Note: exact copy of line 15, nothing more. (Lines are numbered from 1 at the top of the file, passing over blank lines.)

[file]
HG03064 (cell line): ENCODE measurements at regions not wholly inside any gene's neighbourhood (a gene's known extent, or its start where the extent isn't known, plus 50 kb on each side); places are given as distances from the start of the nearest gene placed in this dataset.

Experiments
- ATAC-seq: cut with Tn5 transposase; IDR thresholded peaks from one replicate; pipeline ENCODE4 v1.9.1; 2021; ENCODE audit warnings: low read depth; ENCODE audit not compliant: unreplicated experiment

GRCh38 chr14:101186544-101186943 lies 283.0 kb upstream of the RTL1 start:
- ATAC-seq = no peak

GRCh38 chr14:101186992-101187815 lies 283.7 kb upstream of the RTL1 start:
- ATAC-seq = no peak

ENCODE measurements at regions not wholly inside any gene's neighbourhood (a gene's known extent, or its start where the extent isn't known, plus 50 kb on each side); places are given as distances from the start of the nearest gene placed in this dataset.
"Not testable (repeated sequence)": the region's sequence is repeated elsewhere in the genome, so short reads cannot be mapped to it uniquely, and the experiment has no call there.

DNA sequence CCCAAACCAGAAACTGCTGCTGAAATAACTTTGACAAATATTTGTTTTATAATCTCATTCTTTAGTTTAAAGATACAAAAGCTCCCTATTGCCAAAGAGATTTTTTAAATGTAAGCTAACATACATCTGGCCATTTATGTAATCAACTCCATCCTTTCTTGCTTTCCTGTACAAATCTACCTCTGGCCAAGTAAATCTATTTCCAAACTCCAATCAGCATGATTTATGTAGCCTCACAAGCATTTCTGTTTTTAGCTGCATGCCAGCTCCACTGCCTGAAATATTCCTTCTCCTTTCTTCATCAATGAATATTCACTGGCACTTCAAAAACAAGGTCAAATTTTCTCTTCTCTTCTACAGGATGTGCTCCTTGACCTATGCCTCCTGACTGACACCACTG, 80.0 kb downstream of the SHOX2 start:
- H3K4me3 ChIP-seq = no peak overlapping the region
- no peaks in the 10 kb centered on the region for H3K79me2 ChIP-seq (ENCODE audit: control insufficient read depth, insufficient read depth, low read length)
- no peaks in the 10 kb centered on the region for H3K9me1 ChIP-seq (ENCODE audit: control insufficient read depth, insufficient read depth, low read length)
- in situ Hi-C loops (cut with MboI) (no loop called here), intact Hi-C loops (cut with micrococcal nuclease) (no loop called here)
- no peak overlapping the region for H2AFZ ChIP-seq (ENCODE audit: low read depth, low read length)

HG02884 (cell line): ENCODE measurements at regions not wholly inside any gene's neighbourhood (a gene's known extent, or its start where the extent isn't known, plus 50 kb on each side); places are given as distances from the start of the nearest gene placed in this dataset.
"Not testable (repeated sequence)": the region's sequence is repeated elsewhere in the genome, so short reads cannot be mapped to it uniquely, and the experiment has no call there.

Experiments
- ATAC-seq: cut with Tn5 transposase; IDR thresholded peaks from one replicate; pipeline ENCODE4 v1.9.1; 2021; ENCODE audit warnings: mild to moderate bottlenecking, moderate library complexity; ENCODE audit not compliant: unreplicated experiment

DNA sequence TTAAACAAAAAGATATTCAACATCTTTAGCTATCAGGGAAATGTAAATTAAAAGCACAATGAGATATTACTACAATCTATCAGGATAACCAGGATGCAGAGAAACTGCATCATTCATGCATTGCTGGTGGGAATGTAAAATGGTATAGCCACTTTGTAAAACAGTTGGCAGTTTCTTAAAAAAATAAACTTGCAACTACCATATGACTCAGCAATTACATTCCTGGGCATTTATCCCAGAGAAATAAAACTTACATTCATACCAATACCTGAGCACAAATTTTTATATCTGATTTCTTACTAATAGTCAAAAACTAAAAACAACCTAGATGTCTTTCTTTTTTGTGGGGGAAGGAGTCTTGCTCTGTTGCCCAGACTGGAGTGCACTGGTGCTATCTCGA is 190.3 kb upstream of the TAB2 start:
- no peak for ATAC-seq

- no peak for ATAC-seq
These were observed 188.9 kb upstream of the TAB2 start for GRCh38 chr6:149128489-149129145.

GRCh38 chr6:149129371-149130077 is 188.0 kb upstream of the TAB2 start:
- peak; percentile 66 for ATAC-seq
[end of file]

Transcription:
- no peak overlapping the region for H2AFZ ChIP-seq (ENCODE audit: low read depth, low read length)